Mid-range phones are having a moment.
Devices like the OnePlus 3, Moto X Pure Edition, iPhone SE have brought flagship-level power to more affordable prices in recent months, while forthcoming phones like the ZTE Axon 7 look set to continue to the trend.
Now, you can include Alcatel’s Idol 4s in that conversation. The follow-up to last year’s sneakily excellent Idol 3 raises the price from $250 to $400 unlocked, but also comes with a more premium design and its own VR headset.
The device will work on GSM networks like AT&T and T-Mobile, and is available for pre-order for $350 today. After using it for the past week, here’s what I’ve found.
What’s good about the Alcatel Idol 4s
This is a genuinely unique phone. The Idol 4s seems like a fairly typical mid-range Android device at first blush, and if you use it casually, that’s pretty much what it is. Dig a bit deeper, though, and you’ll see that Alcatel has packed some legitimately inventive ideas in here.
My favourite is the “BoomKey,” a little button on the phone’s right edge that you can customise to perform various functions. You can have it launch the camera, snap a photo (even from the lock screen), take a screenshot, or launch whatever app you want. This is convenient! I’ve set it to open Chrome and haven’t looked back.
Besides that, Alcatel’s put dual speakers on both sides of the phone, which gives your games and videos stronger-than-usual audio. The “reversible display” feature from the Idol 3 is still here, too — flip it on in the settings menu, and the display will automatically reorient itself if you grab the device while it’s upside down.
There’s a fast fingerprint scanner on the back, and while it’s not new, I do appreciate being able to add 200 GB of microSD storage to the standard 32 GB.
And again, it comes with a VR headset. No other phone does that. More on this in a minute.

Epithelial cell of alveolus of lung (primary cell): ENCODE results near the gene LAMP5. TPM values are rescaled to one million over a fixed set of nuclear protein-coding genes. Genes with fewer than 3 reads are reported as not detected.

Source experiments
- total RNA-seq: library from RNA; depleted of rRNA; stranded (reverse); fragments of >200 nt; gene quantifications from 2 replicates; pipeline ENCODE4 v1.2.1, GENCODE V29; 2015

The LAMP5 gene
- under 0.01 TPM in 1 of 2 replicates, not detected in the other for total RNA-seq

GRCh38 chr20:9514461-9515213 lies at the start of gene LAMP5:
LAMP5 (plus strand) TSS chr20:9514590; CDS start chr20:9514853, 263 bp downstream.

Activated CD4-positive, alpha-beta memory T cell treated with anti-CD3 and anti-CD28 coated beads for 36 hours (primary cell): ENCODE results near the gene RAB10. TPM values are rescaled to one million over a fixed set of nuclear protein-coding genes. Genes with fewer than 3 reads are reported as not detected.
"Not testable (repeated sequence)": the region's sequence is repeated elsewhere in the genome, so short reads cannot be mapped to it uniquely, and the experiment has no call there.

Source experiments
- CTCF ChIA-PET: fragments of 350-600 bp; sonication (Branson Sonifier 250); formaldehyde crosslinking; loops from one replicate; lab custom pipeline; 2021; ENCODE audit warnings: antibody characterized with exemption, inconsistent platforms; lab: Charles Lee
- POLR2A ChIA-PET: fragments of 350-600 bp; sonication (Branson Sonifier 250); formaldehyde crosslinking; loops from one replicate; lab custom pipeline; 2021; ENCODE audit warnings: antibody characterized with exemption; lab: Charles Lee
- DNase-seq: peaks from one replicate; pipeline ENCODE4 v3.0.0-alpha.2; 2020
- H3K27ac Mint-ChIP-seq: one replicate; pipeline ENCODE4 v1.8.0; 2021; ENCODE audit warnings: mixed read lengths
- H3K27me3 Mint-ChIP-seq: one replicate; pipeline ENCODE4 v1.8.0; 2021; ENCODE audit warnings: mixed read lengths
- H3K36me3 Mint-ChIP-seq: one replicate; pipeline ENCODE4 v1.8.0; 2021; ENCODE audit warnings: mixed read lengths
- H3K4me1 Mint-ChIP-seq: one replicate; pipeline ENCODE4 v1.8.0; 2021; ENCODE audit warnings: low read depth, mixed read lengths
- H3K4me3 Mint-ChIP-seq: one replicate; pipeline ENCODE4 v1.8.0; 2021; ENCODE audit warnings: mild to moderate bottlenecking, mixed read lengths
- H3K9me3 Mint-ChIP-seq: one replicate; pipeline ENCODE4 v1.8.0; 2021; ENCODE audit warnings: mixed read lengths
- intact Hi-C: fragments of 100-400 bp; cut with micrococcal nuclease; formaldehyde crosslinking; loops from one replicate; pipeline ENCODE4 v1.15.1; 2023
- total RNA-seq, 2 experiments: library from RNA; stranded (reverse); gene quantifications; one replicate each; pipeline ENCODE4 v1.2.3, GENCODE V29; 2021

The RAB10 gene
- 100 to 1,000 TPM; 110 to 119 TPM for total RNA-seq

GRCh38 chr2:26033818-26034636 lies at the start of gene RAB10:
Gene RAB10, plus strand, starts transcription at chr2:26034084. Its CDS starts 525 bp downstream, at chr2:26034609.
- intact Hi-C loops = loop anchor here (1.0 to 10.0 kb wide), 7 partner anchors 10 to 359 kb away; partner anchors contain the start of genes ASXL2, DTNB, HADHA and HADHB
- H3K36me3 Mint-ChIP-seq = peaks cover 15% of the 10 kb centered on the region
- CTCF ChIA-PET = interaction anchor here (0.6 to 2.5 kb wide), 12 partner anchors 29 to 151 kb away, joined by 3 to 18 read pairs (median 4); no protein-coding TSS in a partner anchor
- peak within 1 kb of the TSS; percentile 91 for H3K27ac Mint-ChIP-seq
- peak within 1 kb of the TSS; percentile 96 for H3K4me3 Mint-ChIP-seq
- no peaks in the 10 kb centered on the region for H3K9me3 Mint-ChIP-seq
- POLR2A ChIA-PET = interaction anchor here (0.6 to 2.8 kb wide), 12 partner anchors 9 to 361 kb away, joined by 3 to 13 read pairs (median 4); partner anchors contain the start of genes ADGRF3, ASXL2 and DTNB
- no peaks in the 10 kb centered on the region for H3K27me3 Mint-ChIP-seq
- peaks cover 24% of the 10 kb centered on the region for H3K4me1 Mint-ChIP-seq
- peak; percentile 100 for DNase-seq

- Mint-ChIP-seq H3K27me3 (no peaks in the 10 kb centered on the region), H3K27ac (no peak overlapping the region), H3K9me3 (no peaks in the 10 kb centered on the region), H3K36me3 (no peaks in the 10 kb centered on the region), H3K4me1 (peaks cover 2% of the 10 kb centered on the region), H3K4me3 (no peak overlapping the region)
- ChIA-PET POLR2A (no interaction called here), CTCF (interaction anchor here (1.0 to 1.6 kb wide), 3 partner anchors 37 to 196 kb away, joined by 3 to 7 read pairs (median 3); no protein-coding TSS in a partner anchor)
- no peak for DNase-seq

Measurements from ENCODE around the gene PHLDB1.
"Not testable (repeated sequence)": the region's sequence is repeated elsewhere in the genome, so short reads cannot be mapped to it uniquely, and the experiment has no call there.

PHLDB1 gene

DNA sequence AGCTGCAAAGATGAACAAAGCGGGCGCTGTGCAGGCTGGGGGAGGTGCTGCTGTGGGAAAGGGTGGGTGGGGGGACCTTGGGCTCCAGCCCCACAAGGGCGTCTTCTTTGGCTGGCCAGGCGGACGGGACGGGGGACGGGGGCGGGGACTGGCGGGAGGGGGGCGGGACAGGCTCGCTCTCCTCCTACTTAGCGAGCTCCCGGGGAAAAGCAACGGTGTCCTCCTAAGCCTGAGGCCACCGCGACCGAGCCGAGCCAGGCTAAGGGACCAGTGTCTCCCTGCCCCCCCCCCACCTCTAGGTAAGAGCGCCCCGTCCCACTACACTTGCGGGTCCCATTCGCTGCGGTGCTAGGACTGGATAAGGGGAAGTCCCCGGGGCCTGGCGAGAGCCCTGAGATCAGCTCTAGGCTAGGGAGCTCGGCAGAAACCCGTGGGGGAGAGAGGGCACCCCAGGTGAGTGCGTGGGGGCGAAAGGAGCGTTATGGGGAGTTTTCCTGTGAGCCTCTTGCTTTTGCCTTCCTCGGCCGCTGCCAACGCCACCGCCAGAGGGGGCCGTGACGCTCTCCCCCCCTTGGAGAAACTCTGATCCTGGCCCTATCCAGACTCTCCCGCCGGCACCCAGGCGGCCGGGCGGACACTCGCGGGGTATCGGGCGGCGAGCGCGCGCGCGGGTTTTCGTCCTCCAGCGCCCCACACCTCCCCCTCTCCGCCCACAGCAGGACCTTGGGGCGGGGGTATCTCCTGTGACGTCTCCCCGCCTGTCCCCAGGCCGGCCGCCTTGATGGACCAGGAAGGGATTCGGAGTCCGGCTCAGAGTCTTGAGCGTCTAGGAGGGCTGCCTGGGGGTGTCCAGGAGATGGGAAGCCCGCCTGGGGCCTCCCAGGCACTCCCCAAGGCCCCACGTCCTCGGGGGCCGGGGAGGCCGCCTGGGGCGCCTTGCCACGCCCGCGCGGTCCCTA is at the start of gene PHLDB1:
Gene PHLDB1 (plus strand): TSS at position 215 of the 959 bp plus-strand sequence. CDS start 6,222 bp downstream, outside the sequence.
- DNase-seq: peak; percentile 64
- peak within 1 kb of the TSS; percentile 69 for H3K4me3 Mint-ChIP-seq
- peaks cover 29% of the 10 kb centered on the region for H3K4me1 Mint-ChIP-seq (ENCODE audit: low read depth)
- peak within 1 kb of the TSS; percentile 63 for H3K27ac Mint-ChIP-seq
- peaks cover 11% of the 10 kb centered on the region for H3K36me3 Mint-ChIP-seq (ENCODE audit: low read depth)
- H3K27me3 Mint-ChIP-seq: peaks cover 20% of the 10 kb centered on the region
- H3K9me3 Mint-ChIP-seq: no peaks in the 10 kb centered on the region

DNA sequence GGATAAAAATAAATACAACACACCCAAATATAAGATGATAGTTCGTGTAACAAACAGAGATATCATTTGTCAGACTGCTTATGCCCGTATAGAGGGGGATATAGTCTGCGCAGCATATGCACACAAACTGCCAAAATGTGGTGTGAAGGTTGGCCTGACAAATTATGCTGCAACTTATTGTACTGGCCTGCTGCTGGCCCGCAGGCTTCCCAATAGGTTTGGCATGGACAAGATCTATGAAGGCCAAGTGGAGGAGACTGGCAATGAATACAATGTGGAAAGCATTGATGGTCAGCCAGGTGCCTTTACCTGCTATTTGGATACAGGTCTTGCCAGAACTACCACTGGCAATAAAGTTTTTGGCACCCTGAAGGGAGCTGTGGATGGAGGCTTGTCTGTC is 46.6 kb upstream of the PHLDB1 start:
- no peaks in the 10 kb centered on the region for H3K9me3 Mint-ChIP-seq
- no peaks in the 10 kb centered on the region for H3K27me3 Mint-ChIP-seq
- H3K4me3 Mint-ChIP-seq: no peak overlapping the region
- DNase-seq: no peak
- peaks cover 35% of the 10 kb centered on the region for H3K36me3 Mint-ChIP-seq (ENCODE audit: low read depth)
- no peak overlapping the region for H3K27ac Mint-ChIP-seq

The display is big, sharp, and colourful. To be specific, this is a 5.5-inch OLED display with a resolution of 2560×1440. OLED displays are typically great for their infinite contrast ratios, and here you do get dark blacks and bright whites. Brightness in general is very good, colours are vibrant, and it’s easy to read in the sun.
The phone nerd in me wants to complain about the slightly blueish tint to the whole thing — and the way that slightly degrades viewing angles — but most people buying this will be more than satisfied.
It’s thin and light, and it doesn’t feel cheap. The metal sides, smooth glass, rounded edges, and generally tight construction all help the Idol 4s feel something like a flagship phone. At 6.9mm, it’s thinner than the OnePlus 3 (and iPhone 6s), and at 0.32 lbs, it’s far from an anchor in your pocket. It won’t beat the Galaxy S7 Edge in any beauty contests, but it looks good.
Battery life is fine. It’s not exceptional, but I never had much of a problem getting the Idol 4s’ 3,000mAh battery to last through a full day. That will change if you run it through VR, naturally, but the phone does support Qualcomm’s Quick Charge standard, which lets it fully refill in about an hour and a half. (Though it’s Quick Charge 2.0, instead of the faster 3.0.)
There’s a headphone jack! Just in case you were worried.
What’s solid about the Alcatel Idol 4s